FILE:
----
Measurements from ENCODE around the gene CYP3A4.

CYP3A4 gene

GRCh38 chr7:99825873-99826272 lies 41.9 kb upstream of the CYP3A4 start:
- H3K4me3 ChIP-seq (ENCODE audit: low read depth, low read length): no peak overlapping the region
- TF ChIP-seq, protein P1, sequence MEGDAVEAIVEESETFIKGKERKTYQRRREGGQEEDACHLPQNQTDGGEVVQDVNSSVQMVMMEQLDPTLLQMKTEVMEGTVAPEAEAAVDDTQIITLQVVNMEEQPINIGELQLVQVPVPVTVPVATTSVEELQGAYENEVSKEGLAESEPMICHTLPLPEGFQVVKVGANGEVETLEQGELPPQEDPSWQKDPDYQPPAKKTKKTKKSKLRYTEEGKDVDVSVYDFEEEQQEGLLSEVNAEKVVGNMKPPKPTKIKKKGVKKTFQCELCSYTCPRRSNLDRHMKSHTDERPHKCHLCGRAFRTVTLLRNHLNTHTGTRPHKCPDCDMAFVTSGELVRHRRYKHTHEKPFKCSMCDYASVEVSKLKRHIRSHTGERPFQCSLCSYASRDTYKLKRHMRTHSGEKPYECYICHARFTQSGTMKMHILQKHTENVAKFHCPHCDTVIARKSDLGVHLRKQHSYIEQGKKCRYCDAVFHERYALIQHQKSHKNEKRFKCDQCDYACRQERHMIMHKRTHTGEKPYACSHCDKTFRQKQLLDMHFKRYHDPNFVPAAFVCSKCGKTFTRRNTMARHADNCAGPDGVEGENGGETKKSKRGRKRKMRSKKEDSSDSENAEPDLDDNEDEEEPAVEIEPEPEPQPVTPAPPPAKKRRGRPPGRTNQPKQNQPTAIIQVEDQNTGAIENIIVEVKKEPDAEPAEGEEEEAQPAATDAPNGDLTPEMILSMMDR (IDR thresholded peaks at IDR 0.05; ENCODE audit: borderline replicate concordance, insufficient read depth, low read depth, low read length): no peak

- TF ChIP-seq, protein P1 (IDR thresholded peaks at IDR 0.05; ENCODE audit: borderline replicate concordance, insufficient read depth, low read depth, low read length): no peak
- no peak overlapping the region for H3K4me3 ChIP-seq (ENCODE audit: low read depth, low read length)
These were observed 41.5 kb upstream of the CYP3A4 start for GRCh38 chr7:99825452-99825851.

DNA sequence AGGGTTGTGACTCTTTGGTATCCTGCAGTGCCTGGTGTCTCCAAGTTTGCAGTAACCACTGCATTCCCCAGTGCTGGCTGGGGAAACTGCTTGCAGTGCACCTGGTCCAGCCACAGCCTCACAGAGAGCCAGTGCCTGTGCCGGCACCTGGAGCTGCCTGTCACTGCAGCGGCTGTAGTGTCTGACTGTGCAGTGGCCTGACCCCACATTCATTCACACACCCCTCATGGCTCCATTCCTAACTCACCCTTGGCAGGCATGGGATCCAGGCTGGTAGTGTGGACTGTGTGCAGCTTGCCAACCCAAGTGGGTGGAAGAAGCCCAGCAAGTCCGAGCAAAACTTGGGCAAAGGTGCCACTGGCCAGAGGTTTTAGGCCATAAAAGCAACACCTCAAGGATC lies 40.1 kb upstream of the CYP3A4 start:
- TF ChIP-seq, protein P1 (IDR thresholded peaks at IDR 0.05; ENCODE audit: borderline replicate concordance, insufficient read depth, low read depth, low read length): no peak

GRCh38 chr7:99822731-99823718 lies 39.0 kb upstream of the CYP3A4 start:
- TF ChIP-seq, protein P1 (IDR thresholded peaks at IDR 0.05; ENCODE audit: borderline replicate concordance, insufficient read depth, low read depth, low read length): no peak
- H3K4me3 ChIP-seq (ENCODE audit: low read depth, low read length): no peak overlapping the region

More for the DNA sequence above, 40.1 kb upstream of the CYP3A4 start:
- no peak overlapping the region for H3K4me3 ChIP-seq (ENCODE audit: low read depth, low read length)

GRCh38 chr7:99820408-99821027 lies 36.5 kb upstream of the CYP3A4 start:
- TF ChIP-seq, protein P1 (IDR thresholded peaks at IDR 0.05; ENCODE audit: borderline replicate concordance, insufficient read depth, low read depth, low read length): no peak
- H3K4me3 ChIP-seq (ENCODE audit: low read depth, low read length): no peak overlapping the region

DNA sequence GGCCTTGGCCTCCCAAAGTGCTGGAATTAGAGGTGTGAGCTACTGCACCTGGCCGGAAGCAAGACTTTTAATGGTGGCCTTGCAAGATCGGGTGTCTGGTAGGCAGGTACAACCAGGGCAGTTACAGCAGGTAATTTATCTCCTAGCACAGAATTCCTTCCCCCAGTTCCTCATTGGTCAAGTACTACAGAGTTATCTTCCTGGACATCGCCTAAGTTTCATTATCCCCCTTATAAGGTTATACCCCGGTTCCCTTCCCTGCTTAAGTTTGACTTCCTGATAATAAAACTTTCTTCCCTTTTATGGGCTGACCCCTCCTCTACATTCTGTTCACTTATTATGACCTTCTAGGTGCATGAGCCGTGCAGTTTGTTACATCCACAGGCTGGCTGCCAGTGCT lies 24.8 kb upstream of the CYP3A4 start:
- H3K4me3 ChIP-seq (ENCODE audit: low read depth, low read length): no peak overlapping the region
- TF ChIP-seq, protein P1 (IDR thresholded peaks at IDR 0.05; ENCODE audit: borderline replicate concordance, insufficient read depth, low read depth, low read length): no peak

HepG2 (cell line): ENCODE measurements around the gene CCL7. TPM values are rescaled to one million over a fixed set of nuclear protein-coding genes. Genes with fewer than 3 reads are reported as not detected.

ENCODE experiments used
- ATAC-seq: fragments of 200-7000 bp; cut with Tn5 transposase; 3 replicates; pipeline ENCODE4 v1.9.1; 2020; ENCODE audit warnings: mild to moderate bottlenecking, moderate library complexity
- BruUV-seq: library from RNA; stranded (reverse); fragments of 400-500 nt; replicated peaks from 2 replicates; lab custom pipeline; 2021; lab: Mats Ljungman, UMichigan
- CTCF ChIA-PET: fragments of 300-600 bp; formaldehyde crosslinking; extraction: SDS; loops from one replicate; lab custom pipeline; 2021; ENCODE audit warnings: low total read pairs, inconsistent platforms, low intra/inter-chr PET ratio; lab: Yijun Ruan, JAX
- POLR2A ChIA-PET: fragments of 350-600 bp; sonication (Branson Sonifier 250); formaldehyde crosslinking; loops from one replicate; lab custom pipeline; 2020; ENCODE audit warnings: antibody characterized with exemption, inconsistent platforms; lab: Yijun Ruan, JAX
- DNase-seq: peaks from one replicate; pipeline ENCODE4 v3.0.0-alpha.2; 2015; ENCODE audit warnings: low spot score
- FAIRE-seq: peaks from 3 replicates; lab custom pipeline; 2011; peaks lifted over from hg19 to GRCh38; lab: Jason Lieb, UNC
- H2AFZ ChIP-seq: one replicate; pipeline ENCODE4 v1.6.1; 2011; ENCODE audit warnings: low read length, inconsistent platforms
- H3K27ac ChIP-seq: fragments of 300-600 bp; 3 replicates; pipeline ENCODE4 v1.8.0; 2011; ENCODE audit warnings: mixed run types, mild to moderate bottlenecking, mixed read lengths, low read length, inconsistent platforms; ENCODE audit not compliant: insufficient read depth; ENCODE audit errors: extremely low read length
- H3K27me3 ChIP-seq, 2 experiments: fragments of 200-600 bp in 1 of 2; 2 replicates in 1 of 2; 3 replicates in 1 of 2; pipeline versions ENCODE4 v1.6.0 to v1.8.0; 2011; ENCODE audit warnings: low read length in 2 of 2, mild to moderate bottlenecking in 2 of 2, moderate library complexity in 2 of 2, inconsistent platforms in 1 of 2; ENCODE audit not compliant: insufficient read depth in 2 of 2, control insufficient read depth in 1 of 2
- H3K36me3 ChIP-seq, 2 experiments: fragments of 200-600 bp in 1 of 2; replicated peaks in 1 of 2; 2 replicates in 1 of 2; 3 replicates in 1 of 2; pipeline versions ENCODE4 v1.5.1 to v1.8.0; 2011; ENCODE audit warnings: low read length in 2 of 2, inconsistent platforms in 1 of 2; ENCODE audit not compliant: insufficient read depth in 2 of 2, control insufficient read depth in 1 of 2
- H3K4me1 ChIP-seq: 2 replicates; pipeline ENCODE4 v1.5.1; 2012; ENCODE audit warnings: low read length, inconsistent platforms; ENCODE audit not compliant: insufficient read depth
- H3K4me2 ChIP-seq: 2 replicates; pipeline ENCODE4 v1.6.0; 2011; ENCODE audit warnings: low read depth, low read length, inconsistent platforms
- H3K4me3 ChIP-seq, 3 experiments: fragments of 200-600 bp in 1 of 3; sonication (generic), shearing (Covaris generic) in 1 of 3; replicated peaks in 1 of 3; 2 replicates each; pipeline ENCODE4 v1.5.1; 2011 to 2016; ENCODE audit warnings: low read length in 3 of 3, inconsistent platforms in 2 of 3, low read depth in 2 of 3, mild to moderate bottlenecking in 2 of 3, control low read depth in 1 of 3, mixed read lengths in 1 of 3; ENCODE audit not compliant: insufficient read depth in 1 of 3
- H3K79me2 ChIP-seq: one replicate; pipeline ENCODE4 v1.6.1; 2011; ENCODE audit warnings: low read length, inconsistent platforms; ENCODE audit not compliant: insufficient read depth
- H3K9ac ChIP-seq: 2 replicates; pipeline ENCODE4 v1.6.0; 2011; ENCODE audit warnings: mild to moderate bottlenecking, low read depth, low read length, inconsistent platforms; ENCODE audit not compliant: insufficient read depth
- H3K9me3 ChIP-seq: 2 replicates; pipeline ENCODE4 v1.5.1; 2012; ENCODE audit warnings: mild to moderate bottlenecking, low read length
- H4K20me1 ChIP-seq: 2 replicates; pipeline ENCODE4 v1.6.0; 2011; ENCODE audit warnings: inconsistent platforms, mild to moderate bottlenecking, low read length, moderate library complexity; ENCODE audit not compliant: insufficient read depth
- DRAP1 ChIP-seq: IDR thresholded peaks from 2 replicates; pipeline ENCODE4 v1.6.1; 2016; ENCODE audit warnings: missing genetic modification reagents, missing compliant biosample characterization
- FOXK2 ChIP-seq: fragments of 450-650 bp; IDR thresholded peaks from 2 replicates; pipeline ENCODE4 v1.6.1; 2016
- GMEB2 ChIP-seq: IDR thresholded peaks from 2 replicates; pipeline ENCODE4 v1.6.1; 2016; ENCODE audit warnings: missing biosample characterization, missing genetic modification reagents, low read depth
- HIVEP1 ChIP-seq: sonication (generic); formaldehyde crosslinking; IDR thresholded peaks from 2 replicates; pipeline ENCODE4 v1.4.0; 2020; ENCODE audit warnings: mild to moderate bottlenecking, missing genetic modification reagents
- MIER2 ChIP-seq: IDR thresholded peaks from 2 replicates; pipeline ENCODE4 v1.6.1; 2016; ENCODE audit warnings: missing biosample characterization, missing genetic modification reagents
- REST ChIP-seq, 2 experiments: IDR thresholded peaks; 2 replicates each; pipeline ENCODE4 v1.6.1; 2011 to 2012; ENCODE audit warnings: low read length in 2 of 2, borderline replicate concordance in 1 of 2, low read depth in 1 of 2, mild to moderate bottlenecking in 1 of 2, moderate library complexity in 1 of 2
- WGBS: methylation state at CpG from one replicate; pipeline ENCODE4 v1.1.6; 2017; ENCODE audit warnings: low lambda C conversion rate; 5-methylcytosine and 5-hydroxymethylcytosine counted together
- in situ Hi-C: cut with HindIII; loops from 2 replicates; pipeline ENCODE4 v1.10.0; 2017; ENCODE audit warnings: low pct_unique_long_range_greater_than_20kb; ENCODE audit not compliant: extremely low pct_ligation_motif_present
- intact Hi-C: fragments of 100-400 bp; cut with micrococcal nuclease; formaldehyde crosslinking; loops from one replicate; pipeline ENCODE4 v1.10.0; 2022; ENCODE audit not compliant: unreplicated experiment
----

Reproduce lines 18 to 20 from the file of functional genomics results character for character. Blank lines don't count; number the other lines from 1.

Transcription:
- H3K4me3 ChIP-seq (ENCODE audit: low read depth, low read length): no peak overlapping the region

DNA sequence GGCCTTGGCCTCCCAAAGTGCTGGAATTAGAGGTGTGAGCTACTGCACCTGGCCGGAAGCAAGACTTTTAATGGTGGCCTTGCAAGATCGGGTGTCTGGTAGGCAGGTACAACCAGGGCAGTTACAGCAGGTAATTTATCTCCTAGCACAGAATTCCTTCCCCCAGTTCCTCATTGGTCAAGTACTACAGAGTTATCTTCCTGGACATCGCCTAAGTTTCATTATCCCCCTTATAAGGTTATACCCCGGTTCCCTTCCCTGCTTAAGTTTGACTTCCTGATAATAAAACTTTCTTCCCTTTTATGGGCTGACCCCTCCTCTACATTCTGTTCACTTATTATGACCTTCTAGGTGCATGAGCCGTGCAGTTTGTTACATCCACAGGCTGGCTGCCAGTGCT lies 24.8 kb upstream of the CYP3A4 start:
- H3K4me3 ChIP-seq (ENCODE audit: low read depth, low read length): no peak overlapping the region